A very pregnant Kate Winslet turned up at a press conference Saturday to promote her new movie, Labor Day.
(Not that kind of labour.)
Winslet, 37, is expecting her third child (her first with third husband Ned Rocknroll), and in the course of conversation joked that she was grateful to have been let on a plane to come to TIFF.
Labor Day is an intense drama/love story about a single mother who crosses paths with an escaped convict (Josh Brolin); while he hides out with her and her son (Gattlin Griffith) at their house, relationships change.
Director Jason Reitman says there was no other actress he wanted in the role, so when Winslet was unavailable for a year, filming waited for her.
"I was very very lucky Jason waited for me," says Winslet. "I don't think that's every happened to me before."
Winslet's character, a faded woman named Adele, was a challenging part to play.
"On the surface she's fragile and romantic," says Winslet, "and she has this blistered past, but at the same time there's a strength in her that never wavers, and it's her strength as a mother. I was able to hang onto that."
What was important about Adele, says the actress, is that fragmented though she might have been, she kept it together.
"She wasn't the type to turn to prozac and gin by three in the afternoon -- she wasn't that woman. She raised her son and he's a good child, entirely because of her."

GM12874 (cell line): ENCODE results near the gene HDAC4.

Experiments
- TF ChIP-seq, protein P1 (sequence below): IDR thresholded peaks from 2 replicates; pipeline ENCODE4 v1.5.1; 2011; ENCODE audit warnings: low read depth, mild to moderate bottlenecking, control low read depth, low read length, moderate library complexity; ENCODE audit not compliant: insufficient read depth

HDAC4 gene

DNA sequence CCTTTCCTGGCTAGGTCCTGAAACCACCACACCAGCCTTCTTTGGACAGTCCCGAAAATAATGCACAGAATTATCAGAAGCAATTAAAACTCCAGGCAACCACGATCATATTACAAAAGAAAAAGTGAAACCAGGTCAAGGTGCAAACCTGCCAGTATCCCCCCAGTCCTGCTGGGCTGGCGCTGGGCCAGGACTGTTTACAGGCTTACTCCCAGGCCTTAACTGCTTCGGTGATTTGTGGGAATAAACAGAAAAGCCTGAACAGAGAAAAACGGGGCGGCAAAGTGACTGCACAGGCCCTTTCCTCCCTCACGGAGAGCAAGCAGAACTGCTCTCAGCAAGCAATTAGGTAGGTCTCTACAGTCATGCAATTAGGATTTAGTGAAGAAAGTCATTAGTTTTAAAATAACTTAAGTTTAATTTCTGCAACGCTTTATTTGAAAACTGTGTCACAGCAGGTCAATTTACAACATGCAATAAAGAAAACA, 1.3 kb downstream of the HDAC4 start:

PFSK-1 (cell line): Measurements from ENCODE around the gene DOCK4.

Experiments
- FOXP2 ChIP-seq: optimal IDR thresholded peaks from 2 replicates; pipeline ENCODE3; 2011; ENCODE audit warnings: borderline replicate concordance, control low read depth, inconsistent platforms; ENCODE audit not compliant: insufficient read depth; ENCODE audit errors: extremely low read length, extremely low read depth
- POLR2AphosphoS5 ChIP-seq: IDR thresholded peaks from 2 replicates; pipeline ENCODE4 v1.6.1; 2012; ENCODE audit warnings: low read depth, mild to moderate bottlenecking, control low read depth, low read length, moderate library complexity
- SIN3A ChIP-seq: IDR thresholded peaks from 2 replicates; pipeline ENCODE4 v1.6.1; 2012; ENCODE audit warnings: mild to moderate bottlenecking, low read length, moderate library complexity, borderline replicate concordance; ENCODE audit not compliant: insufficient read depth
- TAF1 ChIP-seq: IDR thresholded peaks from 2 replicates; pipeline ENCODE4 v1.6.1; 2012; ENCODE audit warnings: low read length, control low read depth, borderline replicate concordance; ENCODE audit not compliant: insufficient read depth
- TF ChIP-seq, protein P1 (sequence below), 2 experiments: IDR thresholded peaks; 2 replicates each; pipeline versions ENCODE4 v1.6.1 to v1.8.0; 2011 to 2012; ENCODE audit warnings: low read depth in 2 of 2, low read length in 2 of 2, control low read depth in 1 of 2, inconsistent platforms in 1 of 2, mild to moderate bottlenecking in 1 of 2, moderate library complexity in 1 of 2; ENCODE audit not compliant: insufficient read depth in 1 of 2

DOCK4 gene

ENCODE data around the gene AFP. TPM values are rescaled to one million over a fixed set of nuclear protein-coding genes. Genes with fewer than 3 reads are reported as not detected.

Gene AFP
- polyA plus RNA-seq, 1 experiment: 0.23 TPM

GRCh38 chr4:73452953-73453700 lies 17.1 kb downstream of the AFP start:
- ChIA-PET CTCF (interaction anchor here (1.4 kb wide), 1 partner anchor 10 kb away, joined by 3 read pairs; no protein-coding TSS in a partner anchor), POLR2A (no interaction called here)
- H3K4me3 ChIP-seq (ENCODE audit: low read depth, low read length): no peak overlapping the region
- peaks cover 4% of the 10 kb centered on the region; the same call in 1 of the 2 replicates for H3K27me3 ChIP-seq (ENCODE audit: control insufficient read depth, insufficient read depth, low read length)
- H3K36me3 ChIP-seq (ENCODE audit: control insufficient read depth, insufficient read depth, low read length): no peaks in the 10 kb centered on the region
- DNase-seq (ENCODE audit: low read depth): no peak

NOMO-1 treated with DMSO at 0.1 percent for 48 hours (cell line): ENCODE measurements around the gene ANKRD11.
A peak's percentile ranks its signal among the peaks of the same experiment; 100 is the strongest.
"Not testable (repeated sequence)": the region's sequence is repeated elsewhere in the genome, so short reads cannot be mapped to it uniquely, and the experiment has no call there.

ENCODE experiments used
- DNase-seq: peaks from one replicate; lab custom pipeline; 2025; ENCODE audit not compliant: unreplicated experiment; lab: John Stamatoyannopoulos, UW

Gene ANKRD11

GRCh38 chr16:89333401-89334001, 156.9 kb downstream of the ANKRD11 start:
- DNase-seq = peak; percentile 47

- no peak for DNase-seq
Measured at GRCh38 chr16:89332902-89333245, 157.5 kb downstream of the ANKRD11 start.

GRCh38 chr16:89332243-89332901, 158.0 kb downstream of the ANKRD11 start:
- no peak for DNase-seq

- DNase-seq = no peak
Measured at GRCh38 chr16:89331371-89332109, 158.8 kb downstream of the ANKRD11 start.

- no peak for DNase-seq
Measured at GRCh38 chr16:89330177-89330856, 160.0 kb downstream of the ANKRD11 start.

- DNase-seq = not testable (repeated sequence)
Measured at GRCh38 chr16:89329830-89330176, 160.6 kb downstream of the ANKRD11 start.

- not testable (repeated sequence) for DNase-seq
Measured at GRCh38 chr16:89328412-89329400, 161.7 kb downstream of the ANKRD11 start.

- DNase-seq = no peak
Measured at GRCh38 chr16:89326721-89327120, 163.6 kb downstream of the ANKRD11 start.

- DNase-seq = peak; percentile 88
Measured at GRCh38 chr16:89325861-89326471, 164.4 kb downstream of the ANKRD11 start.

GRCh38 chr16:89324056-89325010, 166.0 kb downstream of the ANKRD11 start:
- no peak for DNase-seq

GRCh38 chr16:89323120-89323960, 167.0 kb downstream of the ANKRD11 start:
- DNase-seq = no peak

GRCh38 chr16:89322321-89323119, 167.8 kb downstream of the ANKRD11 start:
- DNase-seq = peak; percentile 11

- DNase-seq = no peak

Winslet continues, "I have admiration for mothers everywhere, single or not, and for fathers too. It turns you inside out. It transforms your life and your children are your absolute everything."
Both Winslet and Josh Brolin seem to have developed a strong relationship with Gattlin Griffith, the young actor who plays Winslet's son. She says it helped her as a mom to work with him, "Because my children are younger than Gattlin, so I got a little bit of insight into what it might be like a couple of years from now -- my daughter is 12 and my son is nine."
Speaking of Brolin, Winslet says her co-star became obsessive about baking pies in order to be prepared for a particular scene in the film.
"He would get up at four in the morning to bake and he'd come to work with a box," says Winslet. "In the beginning, you'd be like, 'You brought me a pie?!!!'
"By nine weeks later, it was like -- 'You brought me pie.'" She grimaces, joking.
"So Josh got into his character, and I can say he's an excellent baker. We lived on pie. Me. The teamsters. Hair and makeup. For nine weeks."
Asked if she identified at all with her character in Labor Day, Winslet reiterates that she connected with Adele's strength of conviction as a parent.
"And also with her ability to love and be loved. The fact that she had really lost the ability to do that, had forgotten how, and then rediscovered that and let it come back into her life -- it's so pure and simple."